The Israeli flag was recently burned at a protest in Berlin — and with it the Star of David. That it happened in Germany is particularly scandalous, because it awakens memories of the Nazi persecution of the Jews.
Israeli flags were burned at the Brandenburg Gate in Berlin earlier this week during protests against the decision of US President Donald Trump to recognize Jerusalem as the capital of Israel.
The scenes quickly became an issue for almost all political parties in Germany. Chancellor Angela Merkel condemned the acts, as well as all ministers and the parties represented in German parliament, the Bundestag. "Those who set the Israeli flag on fire in German squares not only show intolerable hatred of Israel, but also do not understand or respect what it means to be German," said President Frank-Walter Steinmeier.
This week Steinmeier made a special call to Israeli President Reuven Rivlin, and spoke of "deeply disturbing expressions of anti-Semitism." The president expressed his shock and shame that something like this would happen in Germany in 2017.
The Star used as stigmatization
The magnitude of the response is also due to the fact that the Star of David, the hexagram, a religious and political symbol of the Jews and the State of Israel, is emblazoned in the middle of the country's flag. The resulting scenes over the weekend thus showed the Star of David being burned at the Brandenburg Gate, the very place where the torch-holding Nazis marched in January 1933, after the taking power. During the pogroms on the evenings of November 9 and 10 in 1938, synagogues, Jewish institutions and Jewish-owned shops were burned in Germany — and with them the Star of David.
From 1941 onwards, the Nazis forced the Jews, or persons considered to be Jewish according to "race laws," to wear the star as identification. The star was printed on a yellow background, which was inspired by Christian princes in the Middle Ages, who ordered yellow patches to be worn on clothing to make Jews recognizable to them. In this way, the star became a symbol for the mass murder of millions of Jews in Europe during the Second World War by Nazi Germany.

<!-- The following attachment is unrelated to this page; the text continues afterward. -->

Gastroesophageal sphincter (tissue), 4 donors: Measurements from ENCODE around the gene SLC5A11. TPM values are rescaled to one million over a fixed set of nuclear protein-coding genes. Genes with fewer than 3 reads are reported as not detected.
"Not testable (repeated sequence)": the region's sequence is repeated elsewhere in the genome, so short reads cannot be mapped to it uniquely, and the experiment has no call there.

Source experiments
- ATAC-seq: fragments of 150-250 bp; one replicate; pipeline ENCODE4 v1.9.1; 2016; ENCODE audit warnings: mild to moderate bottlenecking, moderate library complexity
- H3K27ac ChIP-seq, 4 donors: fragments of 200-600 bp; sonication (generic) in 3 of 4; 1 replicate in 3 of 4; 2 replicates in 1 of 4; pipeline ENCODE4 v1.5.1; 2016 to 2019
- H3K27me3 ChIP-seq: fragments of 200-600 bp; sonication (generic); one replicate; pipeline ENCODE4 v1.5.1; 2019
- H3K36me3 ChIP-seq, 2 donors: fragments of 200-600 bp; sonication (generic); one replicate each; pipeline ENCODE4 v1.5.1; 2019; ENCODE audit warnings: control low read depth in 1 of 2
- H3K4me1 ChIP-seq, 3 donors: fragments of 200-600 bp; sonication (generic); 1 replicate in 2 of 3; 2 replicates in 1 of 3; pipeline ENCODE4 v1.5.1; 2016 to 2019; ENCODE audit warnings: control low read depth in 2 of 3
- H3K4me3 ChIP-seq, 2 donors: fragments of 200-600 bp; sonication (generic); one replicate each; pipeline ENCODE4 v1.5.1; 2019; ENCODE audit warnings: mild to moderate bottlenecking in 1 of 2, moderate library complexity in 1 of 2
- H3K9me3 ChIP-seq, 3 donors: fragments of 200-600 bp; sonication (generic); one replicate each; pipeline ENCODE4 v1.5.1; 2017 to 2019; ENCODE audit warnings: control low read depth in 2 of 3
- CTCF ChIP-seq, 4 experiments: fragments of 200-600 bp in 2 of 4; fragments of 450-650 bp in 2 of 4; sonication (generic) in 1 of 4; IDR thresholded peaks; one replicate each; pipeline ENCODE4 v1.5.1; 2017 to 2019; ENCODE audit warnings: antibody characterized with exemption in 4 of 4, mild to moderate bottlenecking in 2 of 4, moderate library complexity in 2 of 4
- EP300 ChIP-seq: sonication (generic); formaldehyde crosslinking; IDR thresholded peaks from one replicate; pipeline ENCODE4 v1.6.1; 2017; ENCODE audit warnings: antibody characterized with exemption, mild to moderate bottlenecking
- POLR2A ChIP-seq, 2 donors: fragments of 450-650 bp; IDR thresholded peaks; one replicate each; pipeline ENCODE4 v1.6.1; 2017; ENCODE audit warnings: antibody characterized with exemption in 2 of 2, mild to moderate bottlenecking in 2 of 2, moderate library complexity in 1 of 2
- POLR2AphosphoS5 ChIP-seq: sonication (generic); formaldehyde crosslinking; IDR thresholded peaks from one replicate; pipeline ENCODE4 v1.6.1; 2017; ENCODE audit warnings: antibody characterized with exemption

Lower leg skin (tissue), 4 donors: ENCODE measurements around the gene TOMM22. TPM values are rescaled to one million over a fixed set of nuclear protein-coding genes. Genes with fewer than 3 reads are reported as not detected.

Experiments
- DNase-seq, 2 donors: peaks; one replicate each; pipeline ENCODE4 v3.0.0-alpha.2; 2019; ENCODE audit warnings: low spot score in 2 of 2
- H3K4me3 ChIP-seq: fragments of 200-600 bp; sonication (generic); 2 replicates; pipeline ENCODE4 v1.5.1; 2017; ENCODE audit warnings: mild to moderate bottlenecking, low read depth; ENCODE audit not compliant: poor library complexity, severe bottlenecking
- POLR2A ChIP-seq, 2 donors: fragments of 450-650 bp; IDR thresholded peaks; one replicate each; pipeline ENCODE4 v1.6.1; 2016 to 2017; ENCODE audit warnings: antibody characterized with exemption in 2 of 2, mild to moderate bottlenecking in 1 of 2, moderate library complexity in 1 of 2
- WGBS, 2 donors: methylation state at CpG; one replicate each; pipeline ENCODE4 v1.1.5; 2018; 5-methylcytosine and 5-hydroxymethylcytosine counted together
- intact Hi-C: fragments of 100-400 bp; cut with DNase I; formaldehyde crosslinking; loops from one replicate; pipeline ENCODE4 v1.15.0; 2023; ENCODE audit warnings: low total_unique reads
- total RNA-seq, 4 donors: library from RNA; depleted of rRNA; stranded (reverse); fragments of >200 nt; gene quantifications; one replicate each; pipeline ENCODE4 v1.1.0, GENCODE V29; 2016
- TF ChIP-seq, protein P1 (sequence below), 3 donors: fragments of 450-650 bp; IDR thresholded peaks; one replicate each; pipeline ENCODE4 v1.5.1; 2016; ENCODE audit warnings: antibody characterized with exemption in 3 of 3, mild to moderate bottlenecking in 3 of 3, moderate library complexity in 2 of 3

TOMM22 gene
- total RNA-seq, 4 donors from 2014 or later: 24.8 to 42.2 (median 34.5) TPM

Steinmeier visited the Israeli embassy in Berlin on Friday for an event marking the country's 70th anniversary
Debate about ban on flag burning
Nevertheless, it is not illegal to burn an Israeli flag in Germany, at least not if it is a privately acquired flag. Now, however, after the incidents in Berlin, there is a discussion as to whether German lawmakers should address this issue. Israel's ambassador in Berlin, Jeremy Issacharoff, suggested that German public burning of any foreign flags should be punishable, not only Israel's. Representatives of a range of political camps in Germany expressed their agreement. "Anyone who burns Israeli flags questions Israel's right to exist and is rejecting the country," said Josef Schuster, president of the Central Council of Jews in Germany.
Defending Israel's right to exist is a matter of national interest for Germany. However, the more that conflicts between Muslims, Christians and Jews are brought to Berlin, the more often this national interest will be called into question. Not officially, but within German society. Berlin's Jewish community recently raised the alarm: Its anti-Semitism commissioner, Sigmount Königsberg, reported that openly appearing Jewish can be problematic in the German capital. "I know many Jews who conceal a chain with a Star of David in the subway. There are now such automatic actions."